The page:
Even with the unanimous vote, any recommended rate increase must still go to the city manager for approval and -- if the manager OKs it -- then the Port Authority board would vote on it.
The oversight structure is designed to keep an element of public control over the city’s parking system.
Lease supporters concede it could theoretically allow parking rates to increase over rate hikes above the maximum cap in the lease, which is either 3 percent annually or the Consumer Price Index, whichever is higher.
Rogers noted that 19,893 residents signed petitions seeking to have a voter referendum on the parking lease, but were blocked by a court decision.
Although City Council approved the lease in a 5-4 vote in March, just 15 days after the deal was presented to the group, a council majority now opposes the lease. Still, a procedural maneuver by Mayor Mark Mallory is preventing another vote.
“There is no support in the business community for this whatsoever,” Rogers said. “They are trying to change the argument by saying they are going to make this crap deal better. It’s still crap.”
Meter Enforcement In Downtown and OTR Expanded
Other recent changes to the lease include defining the “downtown zone,” which includes the Central Business District and Over-the-Rhine. This zone is where meter enforcement still will be expanded to 9 p.m.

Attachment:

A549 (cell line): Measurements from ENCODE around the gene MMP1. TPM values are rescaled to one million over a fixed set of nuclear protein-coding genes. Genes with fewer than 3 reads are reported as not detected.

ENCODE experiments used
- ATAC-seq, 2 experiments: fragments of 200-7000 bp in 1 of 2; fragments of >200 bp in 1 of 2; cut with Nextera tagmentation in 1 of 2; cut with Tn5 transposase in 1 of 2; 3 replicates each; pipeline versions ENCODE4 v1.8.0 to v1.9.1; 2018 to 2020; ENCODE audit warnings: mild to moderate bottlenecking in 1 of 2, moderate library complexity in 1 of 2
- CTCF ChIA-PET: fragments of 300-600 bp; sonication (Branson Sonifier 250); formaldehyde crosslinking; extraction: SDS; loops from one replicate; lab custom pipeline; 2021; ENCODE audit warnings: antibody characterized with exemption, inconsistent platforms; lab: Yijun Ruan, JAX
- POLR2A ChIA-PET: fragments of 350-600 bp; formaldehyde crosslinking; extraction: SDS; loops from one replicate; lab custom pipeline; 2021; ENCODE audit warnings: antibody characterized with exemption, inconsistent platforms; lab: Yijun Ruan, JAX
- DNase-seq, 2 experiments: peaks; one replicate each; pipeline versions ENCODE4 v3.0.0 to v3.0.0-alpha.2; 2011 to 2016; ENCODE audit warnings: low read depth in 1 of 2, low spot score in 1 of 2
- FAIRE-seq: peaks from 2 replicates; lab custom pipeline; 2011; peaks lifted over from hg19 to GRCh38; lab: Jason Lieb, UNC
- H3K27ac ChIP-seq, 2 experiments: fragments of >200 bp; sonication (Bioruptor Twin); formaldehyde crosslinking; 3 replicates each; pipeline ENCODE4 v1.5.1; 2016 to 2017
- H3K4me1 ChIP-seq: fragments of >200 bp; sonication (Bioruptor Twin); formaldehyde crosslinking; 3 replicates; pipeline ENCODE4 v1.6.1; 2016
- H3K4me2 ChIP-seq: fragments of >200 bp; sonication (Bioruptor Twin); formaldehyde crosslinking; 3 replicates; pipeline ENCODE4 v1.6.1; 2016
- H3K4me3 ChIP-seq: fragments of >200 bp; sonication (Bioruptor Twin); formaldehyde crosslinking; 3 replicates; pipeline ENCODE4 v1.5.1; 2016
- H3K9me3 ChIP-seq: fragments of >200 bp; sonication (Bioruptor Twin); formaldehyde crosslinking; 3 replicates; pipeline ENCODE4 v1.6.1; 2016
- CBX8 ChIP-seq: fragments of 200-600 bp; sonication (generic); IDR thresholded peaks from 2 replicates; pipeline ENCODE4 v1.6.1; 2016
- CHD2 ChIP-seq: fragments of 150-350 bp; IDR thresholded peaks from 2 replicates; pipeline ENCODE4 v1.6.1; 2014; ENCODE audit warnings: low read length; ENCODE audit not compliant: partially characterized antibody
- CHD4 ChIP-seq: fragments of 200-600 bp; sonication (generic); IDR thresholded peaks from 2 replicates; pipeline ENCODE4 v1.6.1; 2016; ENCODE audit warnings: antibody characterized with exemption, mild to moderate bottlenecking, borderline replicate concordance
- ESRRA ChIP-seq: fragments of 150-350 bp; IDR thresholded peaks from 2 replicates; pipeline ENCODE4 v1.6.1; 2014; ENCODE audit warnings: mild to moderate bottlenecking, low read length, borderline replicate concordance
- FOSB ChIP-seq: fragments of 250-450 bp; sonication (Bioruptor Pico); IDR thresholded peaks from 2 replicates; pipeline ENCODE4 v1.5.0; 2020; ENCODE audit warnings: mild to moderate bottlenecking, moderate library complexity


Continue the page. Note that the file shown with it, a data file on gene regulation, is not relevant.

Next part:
South of Central Parkway, the zone will extend from Elm Street to Sycamore Street in the east-west direction; and extend south to Mehring Way.
North of Central Parkway, the zone will extend from Elm Street to Walnut Street in the east-west direction; and extend north to Liberty Street.
The Port Authority is considering the possibility of having a 10-minute free option on all downtown meters. The option wouldn’t be available to motorists who planned on staying longer than 10 minutes.
All meters would also have a two-hour maximum stay before 5 p.m. After 5 p.m., meters will be available for the remainder of the enforcement hours, up to 9 p.m.
Allowing the meters to be used longer after 5 p.m. is a concession to the Cincinnati Reds. The team’s owners told the Port Authority that many fans like the on-street parking option when attending games, rather than paying higher rates in garages or lots.
Under the deal, the city’s parking meters would be leased to the Port Authority for 30 years, while its garages and lots would be leased for 50 years.
In return, the city was slated to get a $92 million upfront payment, along with annual payments of about $3 million.
The Port Authority would issue bond debt to pay for improvements and technological upgrades to the parking facilities. During the lease, it would hire private contractors to oversee daily management.
Xerox Corp. would manage the meters, while Denison Parking would manage the garages and lots.
City officials plan to use the money to quicken the pace of some development projects, as well as possibly help close an unfunded liability in the city’s pension fund.
The Port Authority would get annual management fees of about $300,000. Also, Port Authority CEO Laura Brunner has asked City Council for $27 million of the upfront money.
The Port Authority is negotiating contract details with private contractors, and will present City Council with the final deal by Sept. 4.